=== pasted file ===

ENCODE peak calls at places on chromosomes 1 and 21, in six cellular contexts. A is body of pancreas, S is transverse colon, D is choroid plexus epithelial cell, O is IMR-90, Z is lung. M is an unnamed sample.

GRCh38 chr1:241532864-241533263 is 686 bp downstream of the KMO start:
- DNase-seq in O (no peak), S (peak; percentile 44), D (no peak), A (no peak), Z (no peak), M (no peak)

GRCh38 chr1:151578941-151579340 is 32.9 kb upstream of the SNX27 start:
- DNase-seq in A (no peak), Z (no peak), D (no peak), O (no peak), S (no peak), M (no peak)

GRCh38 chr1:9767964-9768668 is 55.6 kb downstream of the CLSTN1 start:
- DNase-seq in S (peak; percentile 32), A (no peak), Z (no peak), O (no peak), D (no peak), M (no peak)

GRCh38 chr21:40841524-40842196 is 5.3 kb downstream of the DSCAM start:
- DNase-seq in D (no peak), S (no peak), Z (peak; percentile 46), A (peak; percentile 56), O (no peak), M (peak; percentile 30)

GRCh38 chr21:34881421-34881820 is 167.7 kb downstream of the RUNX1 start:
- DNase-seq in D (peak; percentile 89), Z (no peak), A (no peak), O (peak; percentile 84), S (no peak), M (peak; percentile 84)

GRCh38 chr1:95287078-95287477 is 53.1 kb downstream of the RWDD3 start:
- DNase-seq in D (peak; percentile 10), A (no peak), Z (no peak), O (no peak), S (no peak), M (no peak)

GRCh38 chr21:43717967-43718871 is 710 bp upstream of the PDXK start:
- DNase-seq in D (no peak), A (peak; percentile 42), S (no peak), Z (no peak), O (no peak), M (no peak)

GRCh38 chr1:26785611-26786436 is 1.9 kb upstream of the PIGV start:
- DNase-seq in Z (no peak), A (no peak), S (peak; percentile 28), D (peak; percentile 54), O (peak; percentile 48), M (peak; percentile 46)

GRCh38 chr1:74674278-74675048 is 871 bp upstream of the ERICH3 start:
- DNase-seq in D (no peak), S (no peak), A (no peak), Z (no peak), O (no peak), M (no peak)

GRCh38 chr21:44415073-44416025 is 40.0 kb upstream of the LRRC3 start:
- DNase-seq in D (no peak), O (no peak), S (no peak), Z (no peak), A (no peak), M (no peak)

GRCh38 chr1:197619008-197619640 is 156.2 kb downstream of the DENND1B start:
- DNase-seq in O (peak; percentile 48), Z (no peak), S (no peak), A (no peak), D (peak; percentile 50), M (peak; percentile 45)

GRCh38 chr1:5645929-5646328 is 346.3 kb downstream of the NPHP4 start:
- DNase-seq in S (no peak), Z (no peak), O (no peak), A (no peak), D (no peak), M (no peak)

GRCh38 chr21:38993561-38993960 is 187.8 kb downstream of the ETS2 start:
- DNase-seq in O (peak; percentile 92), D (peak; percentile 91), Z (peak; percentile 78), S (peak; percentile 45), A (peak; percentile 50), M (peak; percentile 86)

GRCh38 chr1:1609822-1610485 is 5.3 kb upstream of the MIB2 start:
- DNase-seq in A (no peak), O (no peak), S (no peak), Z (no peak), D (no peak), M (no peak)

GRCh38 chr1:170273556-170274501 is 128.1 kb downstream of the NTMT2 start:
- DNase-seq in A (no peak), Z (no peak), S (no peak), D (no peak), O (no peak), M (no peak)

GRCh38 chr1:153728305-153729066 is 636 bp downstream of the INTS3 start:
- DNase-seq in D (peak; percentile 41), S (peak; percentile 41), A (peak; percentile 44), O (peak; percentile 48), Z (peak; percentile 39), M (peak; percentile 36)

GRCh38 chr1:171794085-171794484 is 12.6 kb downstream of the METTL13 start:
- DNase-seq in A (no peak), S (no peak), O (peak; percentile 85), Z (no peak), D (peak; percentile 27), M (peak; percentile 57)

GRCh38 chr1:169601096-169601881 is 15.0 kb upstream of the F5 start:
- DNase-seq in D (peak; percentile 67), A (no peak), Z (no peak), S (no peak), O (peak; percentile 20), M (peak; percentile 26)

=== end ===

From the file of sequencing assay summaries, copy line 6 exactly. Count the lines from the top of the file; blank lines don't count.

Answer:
GRCh38 chr1:9767964-9768668 is 55.6 kb downstream of the CLSTN1 start: